Shadow Sword & Spell is, as you might guess by the name, a swashbuckling sword and sorcery game. It uses a system called 12Â° and offers a suitably light and fast-paced gameplay experience extremely well matched to the genre it strives to portray. It provides a toolkit to tell human-oriented sword and sorcery stories in the mold of the classics of the genre, but leaves it up to you to decide which elements to emphasize.
SS&S is a very easy system to use once play begins, allowing for a fast-paced game. Among the elements I really enjoyed were the non-binary social conflict resolution mechanics—which is to say, people’s reactions can be gradually affected over time, but rarely flipped from hostile to friendly with a single roll. Negotiations can thus be more readily portrayed, whether they’re over the price of a longsword or over someone’s very life.
Another nice aspect is the inclusion of Hooks in the character creation process, which are used to define the character and provide roleplaying and story opportunities. The sword and sorcery influences and the focus on human characters make it quite easy to come up with a character concept, from a cutthroat rogue to a mighty-thewed barbarian and anything in between.
Yet another selling point is the game’s scalability—which is to say, unlike D&D, it could be run quite easily with one player and a DM, or with seven or more players and a DM, a range far broader than D&D’s optimum of five players.
Unfortunately, the character creation process got bogged down when I took the game for a test drive with a group of friends. The presentation of the skill system was so confusing that six of us, more than half of us avid gamers and amateur game designers ourselves, had some difficulty determining exactly what was meant to be happening on our sheets. Ultimately we discovered that errata had been published on the official website that clarified the system, and were able to proceed, but it was a frustrating point that probably could have been avoided with another pass or two of editing, and had we not been able to access the internet readily at the time of character creation it could easily have been a greater issue.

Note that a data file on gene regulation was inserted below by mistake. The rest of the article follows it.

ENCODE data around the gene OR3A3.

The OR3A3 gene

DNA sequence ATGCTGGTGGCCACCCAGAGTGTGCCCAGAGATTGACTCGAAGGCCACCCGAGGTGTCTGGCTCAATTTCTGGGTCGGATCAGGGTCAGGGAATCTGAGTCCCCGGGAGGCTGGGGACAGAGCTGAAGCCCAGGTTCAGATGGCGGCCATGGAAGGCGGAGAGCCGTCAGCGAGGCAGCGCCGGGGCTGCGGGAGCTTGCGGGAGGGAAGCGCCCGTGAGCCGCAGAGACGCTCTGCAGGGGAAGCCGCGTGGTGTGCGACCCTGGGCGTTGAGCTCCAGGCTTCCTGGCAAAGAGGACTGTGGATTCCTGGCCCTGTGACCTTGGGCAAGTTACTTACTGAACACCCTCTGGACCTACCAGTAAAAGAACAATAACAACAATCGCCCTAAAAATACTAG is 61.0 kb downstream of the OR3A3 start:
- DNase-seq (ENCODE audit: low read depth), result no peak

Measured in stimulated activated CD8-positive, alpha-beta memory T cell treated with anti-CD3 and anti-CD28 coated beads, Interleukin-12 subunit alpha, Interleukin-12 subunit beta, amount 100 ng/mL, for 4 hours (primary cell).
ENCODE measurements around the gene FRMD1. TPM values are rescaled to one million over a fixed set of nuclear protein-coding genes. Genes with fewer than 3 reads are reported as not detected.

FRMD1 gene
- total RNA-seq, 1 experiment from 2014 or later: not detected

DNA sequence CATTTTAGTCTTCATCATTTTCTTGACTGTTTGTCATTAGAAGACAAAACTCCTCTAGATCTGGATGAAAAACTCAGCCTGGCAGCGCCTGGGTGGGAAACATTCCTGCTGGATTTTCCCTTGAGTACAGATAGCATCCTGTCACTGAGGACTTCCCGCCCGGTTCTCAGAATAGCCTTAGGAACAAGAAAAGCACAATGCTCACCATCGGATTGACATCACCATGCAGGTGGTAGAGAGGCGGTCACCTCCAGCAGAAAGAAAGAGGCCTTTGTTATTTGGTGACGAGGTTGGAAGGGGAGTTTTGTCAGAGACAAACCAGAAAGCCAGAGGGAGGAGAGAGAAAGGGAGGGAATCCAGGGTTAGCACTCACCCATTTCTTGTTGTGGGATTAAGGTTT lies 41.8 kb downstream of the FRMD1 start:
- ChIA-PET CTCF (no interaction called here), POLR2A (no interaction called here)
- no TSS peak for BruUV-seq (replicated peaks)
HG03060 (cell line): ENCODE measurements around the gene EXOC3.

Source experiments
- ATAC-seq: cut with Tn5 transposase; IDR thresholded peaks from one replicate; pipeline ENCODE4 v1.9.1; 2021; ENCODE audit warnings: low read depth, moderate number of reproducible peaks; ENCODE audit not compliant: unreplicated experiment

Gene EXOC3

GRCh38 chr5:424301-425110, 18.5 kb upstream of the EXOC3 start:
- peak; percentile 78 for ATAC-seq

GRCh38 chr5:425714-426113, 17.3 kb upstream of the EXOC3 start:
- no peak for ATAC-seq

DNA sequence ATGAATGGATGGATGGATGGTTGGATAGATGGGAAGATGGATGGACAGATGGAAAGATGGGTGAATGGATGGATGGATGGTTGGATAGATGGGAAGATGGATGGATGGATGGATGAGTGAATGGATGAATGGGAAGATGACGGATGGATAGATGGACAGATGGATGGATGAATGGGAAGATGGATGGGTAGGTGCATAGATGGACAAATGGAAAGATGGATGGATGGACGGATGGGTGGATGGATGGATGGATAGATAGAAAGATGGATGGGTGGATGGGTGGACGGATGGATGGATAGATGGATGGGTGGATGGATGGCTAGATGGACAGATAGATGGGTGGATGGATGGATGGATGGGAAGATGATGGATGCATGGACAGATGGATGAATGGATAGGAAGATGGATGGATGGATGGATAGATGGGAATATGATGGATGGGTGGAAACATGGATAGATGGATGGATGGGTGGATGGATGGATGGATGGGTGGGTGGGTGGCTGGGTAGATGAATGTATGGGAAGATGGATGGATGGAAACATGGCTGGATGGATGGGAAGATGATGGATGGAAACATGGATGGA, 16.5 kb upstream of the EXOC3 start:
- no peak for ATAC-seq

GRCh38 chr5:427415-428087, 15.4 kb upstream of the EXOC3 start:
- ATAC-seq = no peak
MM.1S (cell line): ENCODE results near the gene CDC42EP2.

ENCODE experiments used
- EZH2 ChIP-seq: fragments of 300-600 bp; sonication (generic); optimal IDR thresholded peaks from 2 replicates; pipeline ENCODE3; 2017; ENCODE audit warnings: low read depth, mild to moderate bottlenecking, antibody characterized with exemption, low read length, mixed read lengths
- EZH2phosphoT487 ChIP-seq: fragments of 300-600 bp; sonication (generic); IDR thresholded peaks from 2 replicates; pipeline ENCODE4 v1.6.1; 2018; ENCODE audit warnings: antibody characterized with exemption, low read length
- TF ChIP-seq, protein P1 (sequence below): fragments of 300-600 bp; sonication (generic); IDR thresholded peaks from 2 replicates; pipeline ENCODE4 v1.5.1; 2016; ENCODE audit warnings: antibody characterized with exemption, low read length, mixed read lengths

Another editing pass would also have picked up several grammatical errors throughout the text. None of this significantly detracts from the function of the game, but presentation is very important.
A third issue we faced was that the skills can be quite granular and the difference between them is not immediately evident at a glance. Examples include Divination and Astrology, or Heal and Physick. In a system where purchasing the appropriate skills is one of the major ways of defining your character, it is important to make the distinction between available skills clear.
Ultimately, SS&S is a fun game to play, and a nice toolkit to use to create sword and sorcery worlds of your own. If you enjoy sword and sorcery, and don’t mind not having elves and dwarves as playable races, then you could indeed do much worse. The price point for the game is spectacular at under $20 for a print and digital bundle, and under $10 for the PDF only, and can more than make up for the few bumps in character creation and presentation. Once we got to actually playing the game, we discovered an enjoyable and easy to use system that for the most part everyone in the group was satisfied with.
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The game is undergoing a new editing revision and all PDF copies purchased will be sent the updated copy once it’s out. Likewise, the next printing of the book will be the new edit.
That’s fantastic to hear and I can almost guarantee at least one purchase of the new revision, since I really enjoyed playing around with the game. Any estimate on when it will be out?
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